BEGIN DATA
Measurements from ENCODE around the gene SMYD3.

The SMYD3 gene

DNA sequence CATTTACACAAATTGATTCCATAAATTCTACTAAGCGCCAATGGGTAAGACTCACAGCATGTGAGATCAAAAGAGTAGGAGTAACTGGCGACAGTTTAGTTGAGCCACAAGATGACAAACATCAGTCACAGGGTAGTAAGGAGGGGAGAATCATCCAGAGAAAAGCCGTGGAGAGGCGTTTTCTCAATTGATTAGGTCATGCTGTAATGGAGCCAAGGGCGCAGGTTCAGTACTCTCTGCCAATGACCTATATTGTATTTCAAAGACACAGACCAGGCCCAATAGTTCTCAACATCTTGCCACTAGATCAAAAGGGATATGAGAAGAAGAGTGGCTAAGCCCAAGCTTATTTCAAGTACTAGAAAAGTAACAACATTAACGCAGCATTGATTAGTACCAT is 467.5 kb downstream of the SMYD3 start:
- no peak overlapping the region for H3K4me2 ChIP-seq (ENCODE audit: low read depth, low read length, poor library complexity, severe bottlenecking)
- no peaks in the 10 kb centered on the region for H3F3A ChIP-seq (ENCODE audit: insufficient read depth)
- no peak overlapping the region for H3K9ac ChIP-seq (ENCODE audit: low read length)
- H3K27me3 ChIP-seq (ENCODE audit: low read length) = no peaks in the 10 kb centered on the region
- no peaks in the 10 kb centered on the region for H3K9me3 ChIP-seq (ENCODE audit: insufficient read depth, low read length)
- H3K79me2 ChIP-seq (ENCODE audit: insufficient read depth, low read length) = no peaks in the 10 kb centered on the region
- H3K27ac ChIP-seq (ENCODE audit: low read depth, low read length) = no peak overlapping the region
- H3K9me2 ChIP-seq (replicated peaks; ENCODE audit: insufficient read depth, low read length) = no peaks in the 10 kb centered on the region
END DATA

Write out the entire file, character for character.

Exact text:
Measurements from ENCODE around the gene SMYD3.

The SMYD3 gene

DNA sequence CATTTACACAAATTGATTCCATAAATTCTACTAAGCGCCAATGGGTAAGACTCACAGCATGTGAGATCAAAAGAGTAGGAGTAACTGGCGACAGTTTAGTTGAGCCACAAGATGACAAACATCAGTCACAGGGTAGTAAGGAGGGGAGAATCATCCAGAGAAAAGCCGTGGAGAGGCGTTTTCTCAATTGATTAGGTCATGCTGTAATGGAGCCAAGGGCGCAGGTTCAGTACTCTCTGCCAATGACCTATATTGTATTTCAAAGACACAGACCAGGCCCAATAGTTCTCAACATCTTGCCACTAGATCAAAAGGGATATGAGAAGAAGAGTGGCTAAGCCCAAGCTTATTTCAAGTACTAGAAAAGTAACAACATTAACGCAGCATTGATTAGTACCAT is 467.5 kb downstream of the SMYD3 start:
- no peak overlapping the region for H3K4me2 ChIP-seq (ENCODE audit: low read depth, low read length, poor library complexity, severe bottlenecking)
- no peaks in the 10 kb centered on the region for H3F3A ChIP-seq (ENCODE audit: insufficient read depth)
- no peak overlapping the region for H3K9ac ChIP-seq (ENCODE audit: low read length)
- H3K27me3 ChIP-seq (ENCODE audit: low read length) = no peaks in the 10 kb centered on the region
- no peaks in the 10 kb centered on the region for H3K9me3 ChIP-seq (ENCODE audit: insufficient read depth, low read length)
- H3K79me2 ChIP-seq (ENCODE audit: insufficient read depth, low read length) = no peaks in the 10 kb centered on the region
- H3K27ac ChIP-seq (ENCODE audit: low read depth, low read length) = no peak overlapping the region
- H3K9me2 ChIP-seq (replicated peaks; ENCODE audit: insufficient read depth, low read length) = no peaks in the 10 kb centered on the region